Understanding Postmarks

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The Amador County Tax Collector's Office would like to remind taxpayers that property tax payments must be received or postmarked by the delinquency date to avoid penalties.  If a payment is received after the delinquency date, with no postmark, the payment is considered late, and penalties will be imposed in accordance with State Law.  Taxpayers who send their payments by mail are cautioned that the United States Postal Service (USPS) only postmarks certain mail depending on the type of postage used, and may not postmark mail on the same day it is deposited by a taxpayer.

POSTMARKS are imprints on letters, flats, and parcels that show the name of the USPS Office that accepted custody of the mail, along with the state, zip code and date of mailing.  The postmark is generally applied, either by machine or by hand, with cancelation bars to indicate that the postage cannot be reused.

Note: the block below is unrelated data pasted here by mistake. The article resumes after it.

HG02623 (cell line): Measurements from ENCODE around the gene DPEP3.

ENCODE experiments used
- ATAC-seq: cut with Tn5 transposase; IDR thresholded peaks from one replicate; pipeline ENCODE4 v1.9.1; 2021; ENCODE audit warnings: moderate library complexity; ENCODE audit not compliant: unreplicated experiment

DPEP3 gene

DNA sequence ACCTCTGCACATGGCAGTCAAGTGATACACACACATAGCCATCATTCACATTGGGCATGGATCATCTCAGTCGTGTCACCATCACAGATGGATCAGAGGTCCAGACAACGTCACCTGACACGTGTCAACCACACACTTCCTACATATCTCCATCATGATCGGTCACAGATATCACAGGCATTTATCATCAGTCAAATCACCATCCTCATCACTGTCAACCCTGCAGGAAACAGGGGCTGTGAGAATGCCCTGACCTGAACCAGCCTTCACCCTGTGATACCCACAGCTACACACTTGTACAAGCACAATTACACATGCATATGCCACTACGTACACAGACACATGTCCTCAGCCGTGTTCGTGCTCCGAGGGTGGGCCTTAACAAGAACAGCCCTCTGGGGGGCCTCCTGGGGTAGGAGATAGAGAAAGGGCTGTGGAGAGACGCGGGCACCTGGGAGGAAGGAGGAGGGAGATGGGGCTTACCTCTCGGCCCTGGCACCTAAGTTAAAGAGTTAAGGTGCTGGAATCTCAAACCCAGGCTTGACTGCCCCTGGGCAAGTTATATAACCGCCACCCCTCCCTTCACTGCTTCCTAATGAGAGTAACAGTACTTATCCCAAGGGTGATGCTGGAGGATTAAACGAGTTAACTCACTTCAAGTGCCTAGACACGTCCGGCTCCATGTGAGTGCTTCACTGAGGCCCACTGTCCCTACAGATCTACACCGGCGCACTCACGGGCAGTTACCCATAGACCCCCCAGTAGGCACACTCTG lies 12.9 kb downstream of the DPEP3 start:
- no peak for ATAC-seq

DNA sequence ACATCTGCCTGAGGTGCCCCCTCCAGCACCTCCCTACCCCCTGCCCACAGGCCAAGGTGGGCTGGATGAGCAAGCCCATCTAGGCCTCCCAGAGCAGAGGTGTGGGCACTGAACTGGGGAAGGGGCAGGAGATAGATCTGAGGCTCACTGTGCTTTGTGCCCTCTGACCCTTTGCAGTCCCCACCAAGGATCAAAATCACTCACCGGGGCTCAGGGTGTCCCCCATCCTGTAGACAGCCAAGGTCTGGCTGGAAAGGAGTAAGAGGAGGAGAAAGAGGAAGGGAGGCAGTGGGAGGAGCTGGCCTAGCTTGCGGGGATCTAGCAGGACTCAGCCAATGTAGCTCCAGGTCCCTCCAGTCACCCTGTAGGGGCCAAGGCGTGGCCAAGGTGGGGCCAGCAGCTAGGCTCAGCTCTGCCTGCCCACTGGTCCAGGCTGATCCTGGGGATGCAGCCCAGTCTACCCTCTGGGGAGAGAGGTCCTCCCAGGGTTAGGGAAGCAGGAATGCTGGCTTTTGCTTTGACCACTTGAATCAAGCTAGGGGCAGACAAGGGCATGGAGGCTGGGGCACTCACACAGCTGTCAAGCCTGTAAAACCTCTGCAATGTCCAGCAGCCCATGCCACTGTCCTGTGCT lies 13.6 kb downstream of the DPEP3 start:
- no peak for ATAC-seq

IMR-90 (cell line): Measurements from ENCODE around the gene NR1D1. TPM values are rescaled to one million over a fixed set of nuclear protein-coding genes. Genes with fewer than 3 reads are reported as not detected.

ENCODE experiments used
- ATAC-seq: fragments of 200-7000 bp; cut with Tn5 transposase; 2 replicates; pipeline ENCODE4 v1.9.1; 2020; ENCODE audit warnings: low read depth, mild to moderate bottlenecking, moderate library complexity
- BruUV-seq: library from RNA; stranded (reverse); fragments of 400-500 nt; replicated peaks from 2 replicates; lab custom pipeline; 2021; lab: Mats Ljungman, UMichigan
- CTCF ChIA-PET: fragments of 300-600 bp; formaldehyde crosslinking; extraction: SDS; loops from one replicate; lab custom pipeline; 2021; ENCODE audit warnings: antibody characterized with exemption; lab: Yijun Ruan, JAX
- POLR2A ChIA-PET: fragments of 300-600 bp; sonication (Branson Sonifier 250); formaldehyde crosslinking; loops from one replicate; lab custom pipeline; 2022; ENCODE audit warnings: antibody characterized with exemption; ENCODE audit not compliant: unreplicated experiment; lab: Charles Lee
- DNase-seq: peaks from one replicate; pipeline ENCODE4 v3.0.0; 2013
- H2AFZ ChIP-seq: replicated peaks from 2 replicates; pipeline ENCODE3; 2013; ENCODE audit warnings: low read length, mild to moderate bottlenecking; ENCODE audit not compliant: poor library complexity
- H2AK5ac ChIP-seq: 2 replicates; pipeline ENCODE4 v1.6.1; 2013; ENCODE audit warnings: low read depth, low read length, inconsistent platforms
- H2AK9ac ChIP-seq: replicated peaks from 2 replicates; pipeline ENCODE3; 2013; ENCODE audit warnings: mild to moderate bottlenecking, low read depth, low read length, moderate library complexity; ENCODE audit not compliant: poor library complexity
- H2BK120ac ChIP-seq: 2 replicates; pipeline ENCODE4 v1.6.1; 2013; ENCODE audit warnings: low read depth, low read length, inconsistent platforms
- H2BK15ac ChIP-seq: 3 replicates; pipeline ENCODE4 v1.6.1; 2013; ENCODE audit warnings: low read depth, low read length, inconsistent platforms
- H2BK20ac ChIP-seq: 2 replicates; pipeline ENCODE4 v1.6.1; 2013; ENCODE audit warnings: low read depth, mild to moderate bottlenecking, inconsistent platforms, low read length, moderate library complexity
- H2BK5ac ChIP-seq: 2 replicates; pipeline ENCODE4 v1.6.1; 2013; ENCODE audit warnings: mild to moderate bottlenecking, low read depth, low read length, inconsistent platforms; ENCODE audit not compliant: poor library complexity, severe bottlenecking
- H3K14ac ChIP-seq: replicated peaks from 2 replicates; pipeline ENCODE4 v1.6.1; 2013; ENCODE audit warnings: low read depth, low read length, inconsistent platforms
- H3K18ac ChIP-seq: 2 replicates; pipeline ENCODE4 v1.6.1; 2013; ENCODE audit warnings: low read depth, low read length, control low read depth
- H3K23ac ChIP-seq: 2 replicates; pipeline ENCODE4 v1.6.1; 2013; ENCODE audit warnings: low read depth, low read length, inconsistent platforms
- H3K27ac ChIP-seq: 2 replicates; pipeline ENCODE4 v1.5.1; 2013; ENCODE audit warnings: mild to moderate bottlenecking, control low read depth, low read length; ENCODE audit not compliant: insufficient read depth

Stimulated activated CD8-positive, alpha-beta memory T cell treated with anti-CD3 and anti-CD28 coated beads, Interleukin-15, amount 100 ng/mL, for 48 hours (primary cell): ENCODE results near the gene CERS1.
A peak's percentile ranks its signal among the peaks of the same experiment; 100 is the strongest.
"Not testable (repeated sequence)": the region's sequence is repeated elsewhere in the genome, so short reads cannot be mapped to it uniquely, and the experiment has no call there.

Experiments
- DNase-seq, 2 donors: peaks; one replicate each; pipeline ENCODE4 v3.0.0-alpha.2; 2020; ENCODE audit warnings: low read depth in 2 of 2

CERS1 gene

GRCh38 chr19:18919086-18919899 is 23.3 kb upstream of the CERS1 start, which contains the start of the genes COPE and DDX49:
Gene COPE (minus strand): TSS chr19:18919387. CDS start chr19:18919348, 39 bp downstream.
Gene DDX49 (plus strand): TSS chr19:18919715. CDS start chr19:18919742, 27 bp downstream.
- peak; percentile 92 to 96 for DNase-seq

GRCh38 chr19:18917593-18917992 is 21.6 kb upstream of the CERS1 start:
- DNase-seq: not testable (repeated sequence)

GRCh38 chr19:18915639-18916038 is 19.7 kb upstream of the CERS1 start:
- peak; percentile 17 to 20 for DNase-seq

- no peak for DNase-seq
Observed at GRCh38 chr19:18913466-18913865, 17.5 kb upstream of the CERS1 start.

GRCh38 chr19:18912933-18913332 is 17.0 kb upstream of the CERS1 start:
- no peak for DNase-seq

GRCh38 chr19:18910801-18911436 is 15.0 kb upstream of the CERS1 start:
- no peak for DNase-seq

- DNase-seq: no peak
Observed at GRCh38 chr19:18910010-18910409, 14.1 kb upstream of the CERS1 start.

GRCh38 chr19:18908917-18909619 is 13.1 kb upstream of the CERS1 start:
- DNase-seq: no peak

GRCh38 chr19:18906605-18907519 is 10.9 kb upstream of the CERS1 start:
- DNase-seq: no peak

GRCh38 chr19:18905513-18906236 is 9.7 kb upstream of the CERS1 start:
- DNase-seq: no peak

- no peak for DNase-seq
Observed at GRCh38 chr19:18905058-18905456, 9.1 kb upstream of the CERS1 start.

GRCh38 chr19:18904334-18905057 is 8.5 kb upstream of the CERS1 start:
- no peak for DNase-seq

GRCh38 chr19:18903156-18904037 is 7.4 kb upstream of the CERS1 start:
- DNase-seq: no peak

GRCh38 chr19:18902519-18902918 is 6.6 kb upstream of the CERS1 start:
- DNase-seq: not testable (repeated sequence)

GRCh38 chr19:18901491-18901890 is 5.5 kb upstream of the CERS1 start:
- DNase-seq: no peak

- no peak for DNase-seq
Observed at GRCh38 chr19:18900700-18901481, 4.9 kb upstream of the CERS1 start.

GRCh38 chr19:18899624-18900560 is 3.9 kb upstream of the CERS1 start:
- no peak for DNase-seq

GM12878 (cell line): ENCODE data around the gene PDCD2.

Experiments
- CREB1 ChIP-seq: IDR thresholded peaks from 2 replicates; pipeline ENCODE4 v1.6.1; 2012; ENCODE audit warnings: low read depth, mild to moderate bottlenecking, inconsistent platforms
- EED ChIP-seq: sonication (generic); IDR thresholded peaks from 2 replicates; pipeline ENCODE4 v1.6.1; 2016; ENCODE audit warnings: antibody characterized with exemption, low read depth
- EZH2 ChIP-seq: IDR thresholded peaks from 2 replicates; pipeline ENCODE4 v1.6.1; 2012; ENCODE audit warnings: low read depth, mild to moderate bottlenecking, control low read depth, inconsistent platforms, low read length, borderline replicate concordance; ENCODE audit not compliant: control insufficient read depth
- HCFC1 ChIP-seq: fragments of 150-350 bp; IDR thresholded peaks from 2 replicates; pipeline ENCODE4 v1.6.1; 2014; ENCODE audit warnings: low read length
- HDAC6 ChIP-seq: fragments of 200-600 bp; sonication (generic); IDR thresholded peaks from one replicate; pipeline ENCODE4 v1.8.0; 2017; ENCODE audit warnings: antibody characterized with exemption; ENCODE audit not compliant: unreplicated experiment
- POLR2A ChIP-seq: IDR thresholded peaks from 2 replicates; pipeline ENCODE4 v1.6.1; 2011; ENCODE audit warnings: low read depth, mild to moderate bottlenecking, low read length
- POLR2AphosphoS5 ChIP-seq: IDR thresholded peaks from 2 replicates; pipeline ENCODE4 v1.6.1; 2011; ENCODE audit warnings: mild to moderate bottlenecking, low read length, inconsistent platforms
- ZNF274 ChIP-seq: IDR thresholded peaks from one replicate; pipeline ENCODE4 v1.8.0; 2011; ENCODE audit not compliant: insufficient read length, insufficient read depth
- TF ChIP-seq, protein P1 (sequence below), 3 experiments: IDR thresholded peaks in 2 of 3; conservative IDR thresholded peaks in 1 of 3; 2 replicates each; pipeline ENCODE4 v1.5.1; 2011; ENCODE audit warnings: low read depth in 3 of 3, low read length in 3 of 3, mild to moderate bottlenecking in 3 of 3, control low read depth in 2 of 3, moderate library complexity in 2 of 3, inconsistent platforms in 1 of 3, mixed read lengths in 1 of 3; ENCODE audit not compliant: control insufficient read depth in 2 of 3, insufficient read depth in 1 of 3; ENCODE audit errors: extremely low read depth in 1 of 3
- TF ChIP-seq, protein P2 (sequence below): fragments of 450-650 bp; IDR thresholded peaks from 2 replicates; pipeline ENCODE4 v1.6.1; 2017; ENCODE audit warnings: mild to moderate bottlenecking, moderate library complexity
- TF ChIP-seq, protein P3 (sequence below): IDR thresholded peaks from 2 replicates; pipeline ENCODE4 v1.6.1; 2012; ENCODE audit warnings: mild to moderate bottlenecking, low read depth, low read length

*POSTAGE THAT IS POSTMARKED:

Standard Postage Stamps:  Stamps purchased and affixed to mail as evidence of the payment of postage.

*POSTAGE THAT IS NOT POSTMARKED:  (If you use these types of postage the USPS will not postmark your mail.  Your mailed payment must be received by the delinquency date to avoid penalties.)

Metered Mail:  Mail on which postage is printed directly on an envelope or label by a postage machine licensed by the USPS.  Many private companies use these types of postage machines.

Pre-Canceled Stamp:  Stamps sold through a private vendor, such as stamps.com.

Automated Postal Center Stamps:  Stamps, with or without a date, purchased from machines located within a USPS lobby.

Permit Imprint:  Pre-sorted mail used by bill pay services, such as online home banking.